In this article, you will learn about a subject that no one likes talking about the environmental impact of non-fungible tokens or NFTs. We take an in-depth look into the carbon footprint of blockchain technology, and we break down every what hour of energy consumed in processing NFTs from creation to sale.
We wrote this article to provide a factual, unopinionated view based on a recent study, with the idea to spark a well-informed conversation. Things to know before we start. And if TS briefly defined NFTs are a way to verify true ownership of a digital item by attaching a unique key to it via a process called minting. When an NFT is minted, data that represents ownership is stored on a blockchain network, and whoever started the minting process is given the key that unlocks the ownership data on the blockchain. When you buy an NFT, you buy the only verifiable version of the item. This naturally increases its value because the item is unique in comparison to its copies that are non NFT versions. Power consumption of blockchain technology NFT data is stored on the blockchain and through the proof of work mechanism. Data blocks are checked by miners in order to reach consensus about the integrity of the data. This process is what makes blockchain technology highly secure and decentralized. But the continuous data checks cost computational power. Regular blockchain usage, such as trading cryptocurrencies, require simply put to actions currency in registration and currency out registration. In the case of NFTs, multiple blockchain data blocks are added, which in comparison with regular usage, requires more checks.
The ecological cost of keeping track of all these amounts to the energy usage of six million one hundred fifty four thousand seven hundred seventeen kilowatt hour, or roughly six gigawatt hours, and emissions amounting to 3.8 metric tons of CO2. This is equivalent to two thousand years worth of electrical energy consumption by a single person in Europe, or a driving for 20 million kilometers or flying for 37000 hours. Keep in mind that these numbers are only for one of many NFT marketplaces and also based on numbers at the beginning of the NFT revolution. Chapter four Solutions Lower Carbon NFTs The fundamental reason for the high energy consumption of blockchains like Ethereum and Bitcoin is that they use a consensus mechanism called proof of work. Proof of work is an excellent system to verify data integrity. But as global adoption of blockchains that use proof of work technology increases, so does the power consumption by miners to verify the data. Other blockchain variants that offer NFT support, such as Tezos Symbol and Polygon, all make use of the improved proof of stake mechanism that does not require large amounts of computing power and therefore use less electricity. Tezos, for example, claims that their blockchain uses only zero point zero zero zero zero six terawatt hours of energy per year, compared to thirty three point three five seven terawatt hour for Ethereum. However, there is good news for Ethereum fans with ETH 2.0. A greener proof of stake upgrade is proposed for the current Ethereum ecosystem.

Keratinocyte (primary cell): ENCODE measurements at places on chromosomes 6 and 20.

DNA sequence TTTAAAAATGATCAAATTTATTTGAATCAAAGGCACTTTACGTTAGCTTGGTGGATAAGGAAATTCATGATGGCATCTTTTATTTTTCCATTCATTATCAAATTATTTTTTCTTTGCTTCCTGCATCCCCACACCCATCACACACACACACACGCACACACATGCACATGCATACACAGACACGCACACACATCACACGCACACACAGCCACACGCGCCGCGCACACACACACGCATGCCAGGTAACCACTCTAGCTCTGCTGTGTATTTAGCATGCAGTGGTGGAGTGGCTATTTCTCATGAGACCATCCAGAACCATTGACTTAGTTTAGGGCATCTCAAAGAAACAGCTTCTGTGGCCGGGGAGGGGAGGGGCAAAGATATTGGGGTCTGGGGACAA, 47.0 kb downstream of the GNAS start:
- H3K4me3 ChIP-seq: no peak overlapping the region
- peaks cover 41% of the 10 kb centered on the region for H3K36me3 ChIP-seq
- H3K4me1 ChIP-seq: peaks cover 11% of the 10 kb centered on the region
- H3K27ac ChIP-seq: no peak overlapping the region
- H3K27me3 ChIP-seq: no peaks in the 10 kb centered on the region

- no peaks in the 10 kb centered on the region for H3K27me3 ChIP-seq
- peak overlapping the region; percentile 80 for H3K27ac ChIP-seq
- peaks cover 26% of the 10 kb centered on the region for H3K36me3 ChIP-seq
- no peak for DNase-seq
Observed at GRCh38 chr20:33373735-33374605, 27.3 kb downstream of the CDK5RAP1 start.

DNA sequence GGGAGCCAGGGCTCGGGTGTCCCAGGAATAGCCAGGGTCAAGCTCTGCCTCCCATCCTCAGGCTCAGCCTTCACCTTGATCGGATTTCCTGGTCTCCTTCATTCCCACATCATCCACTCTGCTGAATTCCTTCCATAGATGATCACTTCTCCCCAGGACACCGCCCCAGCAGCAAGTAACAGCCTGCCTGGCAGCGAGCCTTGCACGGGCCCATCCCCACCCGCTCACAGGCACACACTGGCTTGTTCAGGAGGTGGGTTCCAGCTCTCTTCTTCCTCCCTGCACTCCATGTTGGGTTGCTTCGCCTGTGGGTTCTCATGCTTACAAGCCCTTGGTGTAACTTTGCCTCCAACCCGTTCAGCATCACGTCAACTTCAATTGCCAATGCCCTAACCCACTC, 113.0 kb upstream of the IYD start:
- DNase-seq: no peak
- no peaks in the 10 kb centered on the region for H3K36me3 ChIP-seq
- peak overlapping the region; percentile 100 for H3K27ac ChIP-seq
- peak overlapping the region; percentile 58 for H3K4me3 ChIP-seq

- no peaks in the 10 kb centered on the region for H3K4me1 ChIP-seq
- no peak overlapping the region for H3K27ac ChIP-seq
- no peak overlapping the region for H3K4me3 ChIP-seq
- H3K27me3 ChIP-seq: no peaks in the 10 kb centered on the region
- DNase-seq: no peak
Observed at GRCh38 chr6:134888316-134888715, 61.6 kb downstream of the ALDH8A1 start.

Ethereum plans to bring down the costs, as well as the ecological impact of not just TS, but the Ethereum blockchain as a whole by as much as ninety nine point ninety eight percent carbon offsets.